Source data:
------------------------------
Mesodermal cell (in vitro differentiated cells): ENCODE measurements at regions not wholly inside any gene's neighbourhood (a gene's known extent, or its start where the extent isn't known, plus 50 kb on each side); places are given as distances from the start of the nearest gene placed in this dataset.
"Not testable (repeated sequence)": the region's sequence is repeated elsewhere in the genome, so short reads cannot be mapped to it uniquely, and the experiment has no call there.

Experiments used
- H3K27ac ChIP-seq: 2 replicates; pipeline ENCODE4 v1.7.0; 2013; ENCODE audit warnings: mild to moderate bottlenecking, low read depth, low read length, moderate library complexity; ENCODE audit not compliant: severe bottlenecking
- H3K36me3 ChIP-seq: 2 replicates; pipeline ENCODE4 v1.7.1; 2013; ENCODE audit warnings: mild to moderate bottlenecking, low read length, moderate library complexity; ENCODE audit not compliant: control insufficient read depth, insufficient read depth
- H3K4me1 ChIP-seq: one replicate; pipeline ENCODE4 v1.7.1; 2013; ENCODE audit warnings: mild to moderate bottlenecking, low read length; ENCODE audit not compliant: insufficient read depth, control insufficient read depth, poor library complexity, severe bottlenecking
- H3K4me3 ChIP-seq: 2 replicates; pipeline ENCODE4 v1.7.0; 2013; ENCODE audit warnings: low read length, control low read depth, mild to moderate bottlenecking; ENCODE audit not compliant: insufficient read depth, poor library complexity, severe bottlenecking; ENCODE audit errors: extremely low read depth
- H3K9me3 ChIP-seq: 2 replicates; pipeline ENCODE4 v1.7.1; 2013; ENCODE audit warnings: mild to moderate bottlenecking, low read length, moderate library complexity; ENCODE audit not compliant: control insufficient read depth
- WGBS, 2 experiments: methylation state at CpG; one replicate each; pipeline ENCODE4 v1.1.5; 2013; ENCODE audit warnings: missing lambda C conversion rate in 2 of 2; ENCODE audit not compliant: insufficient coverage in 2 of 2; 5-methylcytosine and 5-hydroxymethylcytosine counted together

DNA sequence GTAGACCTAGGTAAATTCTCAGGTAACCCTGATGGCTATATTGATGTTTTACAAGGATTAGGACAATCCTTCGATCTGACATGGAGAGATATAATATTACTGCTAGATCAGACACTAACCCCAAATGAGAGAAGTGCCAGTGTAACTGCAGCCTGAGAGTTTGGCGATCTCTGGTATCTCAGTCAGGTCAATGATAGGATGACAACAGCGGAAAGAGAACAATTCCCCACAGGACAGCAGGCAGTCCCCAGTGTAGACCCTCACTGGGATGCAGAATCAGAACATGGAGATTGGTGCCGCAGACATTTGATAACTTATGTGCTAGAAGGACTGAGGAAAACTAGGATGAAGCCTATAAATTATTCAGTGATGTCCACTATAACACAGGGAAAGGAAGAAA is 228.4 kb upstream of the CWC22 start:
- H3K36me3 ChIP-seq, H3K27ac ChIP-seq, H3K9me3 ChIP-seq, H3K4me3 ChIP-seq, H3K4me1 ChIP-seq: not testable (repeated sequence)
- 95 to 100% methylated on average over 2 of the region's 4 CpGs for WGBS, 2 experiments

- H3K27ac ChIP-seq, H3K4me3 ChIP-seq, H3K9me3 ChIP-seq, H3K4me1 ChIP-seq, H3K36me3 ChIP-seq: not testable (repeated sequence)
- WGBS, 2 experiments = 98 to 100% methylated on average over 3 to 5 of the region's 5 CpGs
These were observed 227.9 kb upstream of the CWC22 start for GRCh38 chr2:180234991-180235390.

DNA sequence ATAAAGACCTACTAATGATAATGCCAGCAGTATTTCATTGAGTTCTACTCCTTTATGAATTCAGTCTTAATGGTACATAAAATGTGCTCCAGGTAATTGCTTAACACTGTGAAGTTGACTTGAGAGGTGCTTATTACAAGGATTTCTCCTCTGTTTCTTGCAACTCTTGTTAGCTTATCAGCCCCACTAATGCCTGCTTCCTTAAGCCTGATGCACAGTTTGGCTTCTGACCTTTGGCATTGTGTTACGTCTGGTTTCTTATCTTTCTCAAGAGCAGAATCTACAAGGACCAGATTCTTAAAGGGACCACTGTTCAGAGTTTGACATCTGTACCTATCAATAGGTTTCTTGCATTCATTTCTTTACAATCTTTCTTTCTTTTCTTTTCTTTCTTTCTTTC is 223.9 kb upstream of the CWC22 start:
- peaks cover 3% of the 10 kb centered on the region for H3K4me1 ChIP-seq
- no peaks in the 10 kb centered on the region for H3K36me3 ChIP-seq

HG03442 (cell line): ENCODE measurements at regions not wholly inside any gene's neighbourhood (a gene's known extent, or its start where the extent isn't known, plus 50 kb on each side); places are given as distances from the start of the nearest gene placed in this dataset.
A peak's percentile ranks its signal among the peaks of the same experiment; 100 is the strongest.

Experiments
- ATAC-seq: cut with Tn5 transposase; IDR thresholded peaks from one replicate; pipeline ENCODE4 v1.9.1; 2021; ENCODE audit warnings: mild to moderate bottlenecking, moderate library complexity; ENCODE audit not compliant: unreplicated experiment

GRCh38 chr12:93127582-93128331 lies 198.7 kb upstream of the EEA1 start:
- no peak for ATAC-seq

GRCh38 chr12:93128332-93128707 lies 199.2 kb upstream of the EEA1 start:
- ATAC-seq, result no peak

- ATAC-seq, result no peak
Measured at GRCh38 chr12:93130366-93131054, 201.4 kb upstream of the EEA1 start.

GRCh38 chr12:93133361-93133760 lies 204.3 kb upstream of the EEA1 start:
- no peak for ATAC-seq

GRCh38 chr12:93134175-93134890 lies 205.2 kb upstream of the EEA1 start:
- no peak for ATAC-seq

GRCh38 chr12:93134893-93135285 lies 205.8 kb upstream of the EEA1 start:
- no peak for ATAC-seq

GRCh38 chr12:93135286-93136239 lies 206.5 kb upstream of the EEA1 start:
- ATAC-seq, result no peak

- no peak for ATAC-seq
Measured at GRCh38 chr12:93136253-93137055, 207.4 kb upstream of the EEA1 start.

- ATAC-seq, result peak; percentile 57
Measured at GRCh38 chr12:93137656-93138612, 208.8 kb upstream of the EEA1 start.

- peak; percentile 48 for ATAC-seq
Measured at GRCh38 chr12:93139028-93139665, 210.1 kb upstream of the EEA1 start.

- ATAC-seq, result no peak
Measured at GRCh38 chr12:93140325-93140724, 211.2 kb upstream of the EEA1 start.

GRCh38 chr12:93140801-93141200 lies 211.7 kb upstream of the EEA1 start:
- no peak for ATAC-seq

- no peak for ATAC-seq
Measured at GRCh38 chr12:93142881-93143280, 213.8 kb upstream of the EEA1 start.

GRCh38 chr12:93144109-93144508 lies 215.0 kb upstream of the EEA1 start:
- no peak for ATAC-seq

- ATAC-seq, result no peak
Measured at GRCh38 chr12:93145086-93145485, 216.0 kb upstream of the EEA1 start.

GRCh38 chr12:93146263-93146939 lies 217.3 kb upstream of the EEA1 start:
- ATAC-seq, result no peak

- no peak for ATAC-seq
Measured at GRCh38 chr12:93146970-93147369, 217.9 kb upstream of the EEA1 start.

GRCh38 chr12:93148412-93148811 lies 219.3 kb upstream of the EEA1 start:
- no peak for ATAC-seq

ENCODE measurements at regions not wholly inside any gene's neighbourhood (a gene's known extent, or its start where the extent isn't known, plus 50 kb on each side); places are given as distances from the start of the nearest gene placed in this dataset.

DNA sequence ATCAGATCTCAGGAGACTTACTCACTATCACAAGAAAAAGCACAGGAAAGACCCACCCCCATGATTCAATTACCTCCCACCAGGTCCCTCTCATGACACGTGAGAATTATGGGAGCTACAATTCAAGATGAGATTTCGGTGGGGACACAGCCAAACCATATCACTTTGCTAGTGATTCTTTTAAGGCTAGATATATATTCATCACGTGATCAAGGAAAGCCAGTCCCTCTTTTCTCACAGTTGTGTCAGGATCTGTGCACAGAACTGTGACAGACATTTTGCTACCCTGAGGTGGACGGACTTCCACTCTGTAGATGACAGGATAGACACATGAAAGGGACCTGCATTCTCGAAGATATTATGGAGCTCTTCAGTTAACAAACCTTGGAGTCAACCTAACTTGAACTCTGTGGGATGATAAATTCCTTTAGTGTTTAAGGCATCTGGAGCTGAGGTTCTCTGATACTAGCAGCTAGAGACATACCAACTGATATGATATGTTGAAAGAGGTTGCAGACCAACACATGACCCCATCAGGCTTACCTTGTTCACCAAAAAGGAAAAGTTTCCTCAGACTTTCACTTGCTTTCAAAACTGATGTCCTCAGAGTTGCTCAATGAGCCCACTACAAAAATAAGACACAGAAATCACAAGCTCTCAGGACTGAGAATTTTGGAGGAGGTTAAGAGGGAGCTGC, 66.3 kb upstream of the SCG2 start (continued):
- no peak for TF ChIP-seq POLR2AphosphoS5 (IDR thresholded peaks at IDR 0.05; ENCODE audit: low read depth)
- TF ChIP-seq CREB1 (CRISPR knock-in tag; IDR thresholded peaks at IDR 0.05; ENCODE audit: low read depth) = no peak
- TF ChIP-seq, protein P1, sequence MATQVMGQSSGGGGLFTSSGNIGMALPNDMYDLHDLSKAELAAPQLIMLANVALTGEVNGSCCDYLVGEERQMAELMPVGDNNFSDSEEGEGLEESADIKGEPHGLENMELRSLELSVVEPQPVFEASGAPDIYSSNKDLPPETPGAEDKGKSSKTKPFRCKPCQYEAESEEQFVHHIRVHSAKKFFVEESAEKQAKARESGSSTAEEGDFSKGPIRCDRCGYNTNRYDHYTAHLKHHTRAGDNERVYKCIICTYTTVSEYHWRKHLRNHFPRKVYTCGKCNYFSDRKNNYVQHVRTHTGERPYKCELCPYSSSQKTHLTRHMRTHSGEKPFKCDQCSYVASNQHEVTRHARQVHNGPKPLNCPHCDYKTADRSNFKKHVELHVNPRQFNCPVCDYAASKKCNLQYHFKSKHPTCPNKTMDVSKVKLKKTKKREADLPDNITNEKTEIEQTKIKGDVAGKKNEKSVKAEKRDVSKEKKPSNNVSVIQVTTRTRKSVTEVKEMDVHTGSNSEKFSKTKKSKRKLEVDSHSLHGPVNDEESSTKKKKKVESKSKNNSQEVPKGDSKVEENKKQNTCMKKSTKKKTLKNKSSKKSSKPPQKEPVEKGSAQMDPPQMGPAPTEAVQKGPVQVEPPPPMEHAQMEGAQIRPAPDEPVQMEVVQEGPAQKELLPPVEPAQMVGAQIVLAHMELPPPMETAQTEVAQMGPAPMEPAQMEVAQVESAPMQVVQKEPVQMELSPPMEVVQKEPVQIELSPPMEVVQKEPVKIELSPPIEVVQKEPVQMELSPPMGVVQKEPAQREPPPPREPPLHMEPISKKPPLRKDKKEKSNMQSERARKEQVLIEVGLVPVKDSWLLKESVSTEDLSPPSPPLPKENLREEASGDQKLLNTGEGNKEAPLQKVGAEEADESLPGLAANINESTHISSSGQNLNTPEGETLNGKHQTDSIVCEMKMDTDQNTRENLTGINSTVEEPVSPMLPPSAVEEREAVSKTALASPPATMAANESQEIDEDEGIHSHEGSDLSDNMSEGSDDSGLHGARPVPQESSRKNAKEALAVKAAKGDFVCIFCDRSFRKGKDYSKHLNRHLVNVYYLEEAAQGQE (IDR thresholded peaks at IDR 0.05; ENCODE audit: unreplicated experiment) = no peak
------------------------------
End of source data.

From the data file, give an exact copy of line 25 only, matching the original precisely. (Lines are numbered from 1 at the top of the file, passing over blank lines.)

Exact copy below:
GRCh38 chr12:93128332-93128707 lies 199.2 kb upstream of the EEA1 start: